Nabizada pointed to a neighborhood just beyond the vast tarmac of the runway. "My house is right over there. But this is my home," she said, heading toward the MI-17 helicopter she flies.

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Despite her extraordinary job, Nabizada is still like so many other women around the world, struggling to juggle the demands of work and family life – except that her particular challenges are less mundane.

She flew training missions while pregnant with her now-six-year-old daughter Malalai, and when she was born, Nabizada had no choice but to bring the infant to work. "There was nobody to take care of her," she said.

At two months old, Malalai began accompanying her mother as she piloted training missions, cradled in the arms of Nabizada's engineer since there was no room for a crib on the flight deck. We joked that she should have put a "Baby on Board" sticker on the cockpit window.

"I want all girls here to know that anything is possible," Nabizada said. 

Nabizada hopes that someday her own daughter will fly even higher than she has and become Afghanistan's first female astronaut.

'Mother' Laila: Rehabilitating Afghanistan's lost drug addicts
Last year, Laila Haidari found herself standing under a Kabul bridge, both heartbroken and horrified by what was before her: dozens of homeless drug addicts strung out on opiates, resigned to a hopeless life and certain death. 

Jamieson Lesko / NBC News

Waitress and mother-of-two Masooma, 24, weeps as she recounts the deep depression that led to her opium addiction.

She was visiting Afghanistan from Iran for a film festival and to see some in-laws, but this fateful sighting changed everything.

"No one was helping them," she said. "They were going to die there. I couldn't leave." Haidari, now 34, decided to move to Kabul. She didn't even go home to pack up her belongings.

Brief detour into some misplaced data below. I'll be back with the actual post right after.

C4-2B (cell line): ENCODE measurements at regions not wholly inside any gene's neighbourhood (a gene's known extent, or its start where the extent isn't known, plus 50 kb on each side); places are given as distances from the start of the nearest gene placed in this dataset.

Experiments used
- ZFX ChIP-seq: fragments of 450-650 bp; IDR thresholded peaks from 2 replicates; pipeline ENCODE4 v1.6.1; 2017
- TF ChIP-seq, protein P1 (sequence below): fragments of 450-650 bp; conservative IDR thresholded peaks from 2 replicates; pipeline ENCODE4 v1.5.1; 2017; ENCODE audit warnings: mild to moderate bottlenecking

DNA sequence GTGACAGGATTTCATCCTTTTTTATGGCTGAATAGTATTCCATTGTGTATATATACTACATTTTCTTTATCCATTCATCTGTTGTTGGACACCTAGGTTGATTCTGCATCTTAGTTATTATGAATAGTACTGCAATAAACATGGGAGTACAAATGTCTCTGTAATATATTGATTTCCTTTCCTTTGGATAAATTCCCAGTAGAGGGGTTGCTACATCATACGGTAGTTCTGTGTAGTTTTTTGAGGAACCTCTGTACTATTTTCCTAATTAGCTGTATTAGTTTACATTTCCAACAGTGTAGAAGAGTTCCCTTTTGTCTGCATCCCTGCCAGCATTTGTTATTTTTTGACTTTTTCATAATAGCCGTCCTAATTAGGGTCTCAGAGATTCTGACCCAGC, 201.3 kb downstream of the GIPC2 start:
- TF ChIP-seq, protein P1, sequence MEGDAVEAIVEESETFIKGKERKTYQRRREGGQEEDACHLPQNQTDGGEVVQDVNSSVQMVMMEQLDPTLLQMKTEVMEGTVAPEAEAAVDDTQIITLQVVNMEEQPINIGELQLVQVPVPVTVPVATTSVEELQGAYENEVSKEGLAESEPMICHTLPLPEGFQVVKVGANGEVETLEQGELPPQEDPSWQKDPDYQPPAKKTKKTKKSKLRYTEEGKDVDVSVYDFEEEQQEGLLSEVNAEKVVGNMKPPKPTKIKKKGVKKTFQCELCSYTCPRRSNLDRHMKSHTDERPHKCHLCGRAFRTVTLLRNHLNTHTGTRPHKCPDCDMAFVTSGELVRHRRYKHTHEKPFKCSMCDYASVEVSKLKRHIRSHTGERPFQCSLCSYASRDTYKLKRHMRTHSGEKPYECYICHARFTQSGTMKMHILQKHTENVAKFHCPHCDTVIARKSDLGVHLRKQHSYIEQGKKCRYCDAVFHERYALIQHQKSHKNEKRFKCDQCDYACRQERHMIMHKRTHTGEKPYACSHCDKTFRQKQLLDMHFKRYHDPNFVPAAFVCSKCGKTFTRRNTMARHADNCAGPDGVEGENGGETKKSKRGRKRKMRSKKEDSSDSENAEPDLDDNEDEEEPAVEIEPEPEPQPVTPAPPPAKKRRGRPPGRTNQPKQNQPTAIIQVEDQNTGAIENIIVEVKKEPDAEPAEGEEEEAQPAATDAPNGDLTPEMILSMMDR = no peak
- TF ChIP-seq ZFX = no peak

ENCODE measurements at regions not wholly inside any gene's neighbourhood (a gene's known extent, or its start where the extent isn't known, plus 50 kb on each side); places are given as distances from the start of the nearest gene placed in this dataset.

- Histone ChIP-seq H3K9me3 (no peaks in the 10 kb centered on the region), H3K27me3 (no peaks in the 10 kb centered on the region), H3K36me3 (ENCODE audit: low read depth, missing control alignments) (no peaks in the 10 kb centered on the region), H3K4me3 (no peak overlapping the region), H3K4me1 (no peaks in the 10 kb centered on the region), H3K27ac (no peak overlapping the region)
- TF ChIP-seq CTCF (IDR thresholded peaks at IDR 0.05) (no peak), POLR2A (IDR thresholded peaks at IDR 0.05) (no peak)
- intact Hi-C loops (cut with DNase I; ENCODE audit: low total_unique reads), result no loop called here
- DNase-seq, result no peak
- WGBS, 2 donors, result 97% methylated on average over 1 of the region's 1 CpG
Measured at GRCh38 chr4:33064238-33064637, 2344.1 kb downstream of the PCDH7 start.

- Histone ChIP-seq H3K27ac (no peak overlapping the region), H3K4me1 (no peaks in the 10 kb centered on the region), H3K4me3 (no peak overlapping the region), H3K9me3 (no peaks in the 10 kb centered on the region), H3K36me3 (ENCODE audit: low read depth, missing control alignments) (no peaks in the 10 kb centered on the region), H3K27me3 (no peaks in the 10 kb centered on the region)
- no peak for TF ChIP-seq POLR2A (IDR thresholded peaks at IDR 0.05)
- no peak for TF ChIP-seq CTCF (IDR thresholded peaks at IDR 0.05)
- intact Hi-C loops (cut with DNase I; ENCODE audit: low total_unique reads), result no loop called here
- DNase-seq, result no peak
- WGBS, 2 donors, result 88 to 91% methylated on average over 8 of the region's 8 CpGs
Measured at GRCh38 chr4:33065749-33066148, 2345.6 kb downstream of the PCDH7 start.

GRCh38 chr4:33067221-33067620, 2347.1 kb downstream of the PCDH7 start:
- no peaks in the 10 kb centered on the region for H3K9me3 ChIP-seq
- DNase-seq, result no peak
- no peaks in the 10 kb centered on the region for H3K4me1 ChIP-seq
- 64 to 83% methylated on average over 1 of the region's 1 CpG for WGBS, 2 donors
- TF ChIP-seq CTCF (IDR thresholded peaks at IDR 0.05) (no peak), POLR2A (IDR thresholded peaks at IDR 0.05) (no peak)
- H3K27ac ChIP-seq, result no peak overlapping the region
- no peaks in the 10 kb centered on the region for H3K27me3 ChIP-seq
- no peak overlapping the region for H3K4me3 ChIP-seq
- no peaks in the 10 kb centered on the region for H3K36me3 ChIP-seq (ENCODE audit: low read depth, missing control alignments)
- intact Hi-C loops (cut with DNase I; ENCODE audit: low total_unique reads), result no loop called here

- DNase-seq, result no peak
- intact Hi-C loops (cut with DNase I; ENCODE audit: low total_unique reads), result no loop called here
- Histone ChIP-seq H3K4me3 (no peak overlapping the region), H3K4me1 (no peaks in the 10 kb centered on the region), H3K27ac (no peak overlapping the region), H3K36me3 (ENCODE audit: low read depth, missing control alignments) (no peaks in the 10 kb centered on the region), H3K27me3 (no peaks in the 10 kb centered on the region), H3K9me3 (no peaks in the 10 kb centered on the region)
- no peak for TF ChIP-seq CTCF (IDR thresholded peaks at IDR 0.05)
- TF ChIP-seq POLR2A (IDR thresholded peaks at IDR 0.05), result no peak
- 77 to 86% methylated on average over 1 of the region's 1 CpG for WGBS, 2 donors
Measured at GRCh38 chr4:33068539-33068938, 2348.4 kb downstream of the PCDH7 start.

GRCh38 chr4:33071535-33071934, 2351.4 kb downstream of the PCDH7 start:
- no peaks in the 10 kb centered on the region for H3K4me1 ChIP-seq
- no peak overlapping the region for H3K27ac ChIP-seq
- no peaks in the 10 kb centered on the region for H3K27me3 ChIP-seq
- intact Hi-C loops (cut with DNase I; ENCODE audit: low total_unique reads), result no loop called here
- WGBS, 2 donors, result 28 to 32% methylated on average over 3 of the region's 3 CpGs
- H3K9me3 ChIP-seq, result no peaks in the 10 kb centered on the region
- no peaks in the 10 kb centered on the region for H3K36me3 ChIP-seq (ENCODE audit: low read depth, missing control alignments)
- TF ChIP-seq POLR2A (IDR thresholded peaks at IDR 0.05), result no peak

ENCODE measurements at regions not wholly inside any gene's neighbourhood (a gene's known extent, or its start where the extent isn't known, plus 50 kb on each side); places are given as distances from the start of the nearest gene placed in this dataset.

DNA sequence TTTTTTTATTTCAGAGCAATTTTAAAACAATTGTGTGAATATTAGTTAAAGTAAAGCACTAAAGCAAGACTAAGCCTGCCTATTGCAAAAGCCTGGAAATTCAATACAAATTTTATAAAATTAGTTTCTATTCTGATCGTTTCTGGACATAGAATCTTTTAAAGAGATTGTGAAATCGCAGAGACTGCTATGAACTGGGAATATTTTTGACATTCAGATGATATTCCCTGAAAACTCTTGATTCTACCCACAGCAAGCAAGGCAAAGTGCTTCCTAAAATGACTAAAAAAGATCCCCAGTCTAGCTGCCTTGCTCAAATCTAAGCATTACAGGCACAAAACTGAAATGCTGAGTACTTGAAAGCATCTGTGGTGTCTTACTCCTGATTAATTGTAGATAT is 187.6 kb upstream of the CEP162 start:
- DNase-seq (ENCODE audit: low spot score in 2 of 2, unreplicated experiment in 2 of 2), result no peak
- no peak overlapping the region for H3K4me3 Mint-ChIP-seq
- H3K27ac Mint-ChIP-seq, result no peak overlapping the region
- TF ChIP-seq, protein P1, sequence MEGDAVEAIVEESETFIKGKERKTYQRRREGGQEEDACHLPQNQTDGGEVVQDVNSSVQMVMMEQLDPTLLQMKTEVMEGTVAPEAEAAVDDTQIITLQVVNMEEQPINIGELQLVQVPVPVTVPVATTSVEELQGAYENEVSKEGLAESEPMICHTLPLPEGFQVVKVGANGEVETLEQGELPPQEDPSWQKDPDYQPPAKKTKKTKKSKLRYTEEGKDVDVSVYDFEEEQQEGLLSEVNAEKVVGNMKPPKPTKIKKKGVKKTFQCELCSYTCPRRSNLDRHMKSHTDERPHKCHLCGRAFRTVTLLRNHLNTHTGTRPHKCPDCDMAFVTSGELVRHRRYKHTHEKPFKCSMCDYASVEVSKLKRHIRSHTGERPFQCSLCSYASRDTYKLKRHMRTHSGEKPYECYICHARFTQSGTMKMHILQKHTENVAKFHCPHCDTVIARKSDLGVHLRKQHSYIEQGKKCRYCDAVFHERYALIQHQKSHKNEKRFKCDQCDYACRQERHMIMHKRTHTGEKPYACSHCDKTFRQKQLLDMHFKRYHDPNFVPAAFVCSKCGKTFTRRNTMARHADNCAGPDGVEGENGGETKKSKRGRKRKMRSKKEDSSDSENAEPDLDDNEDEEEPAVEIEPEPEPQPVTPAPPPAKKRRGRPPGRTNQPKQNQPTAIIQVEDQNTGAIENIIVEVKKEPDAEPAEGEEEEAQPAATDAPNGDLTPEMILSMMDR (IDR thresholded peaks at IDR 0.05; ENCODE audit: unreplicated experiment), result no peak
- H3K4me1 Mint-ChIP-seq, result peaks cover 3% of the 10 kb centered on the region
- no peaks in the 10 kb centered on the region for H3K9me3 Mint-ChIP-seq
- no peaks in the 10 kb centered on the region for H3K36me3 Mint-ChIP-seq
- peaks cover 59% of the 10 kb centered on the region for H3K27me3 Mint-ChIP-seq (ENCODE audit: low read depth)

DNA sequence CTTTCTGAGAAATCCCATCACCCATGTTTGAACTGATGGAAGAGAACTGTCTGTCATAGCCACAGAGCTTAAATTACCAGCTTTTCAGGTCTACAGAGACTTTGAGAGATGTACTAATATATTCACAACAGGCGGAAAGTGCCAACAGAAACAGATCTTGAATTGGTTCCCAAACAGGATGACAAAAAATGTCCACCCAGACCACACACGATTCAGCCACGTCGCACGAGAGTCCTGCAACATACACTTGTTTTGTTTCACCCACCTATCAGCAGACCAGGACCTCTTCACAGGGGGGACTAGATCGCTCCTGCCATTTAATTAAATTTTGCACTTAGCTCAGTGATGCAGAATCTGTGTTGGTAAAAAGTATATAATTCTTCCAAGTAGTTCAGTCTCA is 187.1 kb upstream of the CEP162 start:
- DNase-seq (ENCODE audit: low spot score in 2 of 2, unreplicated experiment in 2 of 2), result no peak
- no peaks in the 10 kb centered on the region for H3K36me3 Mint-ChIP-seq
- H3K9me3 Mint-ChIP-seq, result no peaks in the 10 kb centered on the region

With the help of a loan from friends, Haidari opened a free shelter for addicts and their families. She also established a café and staffed it with volunteers recovering at the shelter – a step toward reintegrating into the work force. She named it Taj Begum, which means "Women's Crown" in Dari. 

There was an oasis-like feel to the cafe when NBC News visited, with flowers and day beds sprawled across the outdoor space. Two white rabbits hopped around the grass freely, munching on dried rose petals in between the tables. 

On a recent evening, middle-class Afghans and ex-pats sipped tea in the café's outdoor patio, their plates heaped with rice and meat. A local rock band played after dark, donating their ticket sales to the shelter.

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"I love working here," said Hussain, 30, who works in the kitchen. "Laila has saved my life in every way."

He was addicted to heroin when Haidari found him under the bridge, and said he was still haunted by memories of last year's brutal winter when he watched several friends freeze to death.

"I had tried many times to get help but no one would take me in," he said. "I thought that I was going to die, too, just like them."

Although the shelter is mostly full of men, there are four women here. Drug use poses a major problem for women in Afghanistan but it isn't commonly known or spoken about, since so few emerge from the shadows of shame to seek treatment.

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Waitress and mother-of-two Masooma, 24, wept as she recounted the deep depression that led to her opium addiction. In the course of six months, both her husband and brother died, she said. "I was broken. I lost everything. I just wanted to escape."

As her addiction clouded over her, Masooma began having serious trouble caring for her sons and realized that she needed a way out of the nightmare. "They are innocent. I didn't want to hurt them," she said.

Masooma said she will never be able to repay Haidari for taking her in. She -- and most of the recovering addicts at the shelter -- don't refer to her by name, but instead by "mother."

These are the bonds that keep Haidari going, despite the high personal price she has paid for walking this path in life. Her marriage dissolved and she misses the family she left behind in Iran. She said she has been getting death threats, but that she won't give up.

"These people are my family now," she says. "I will not leave them."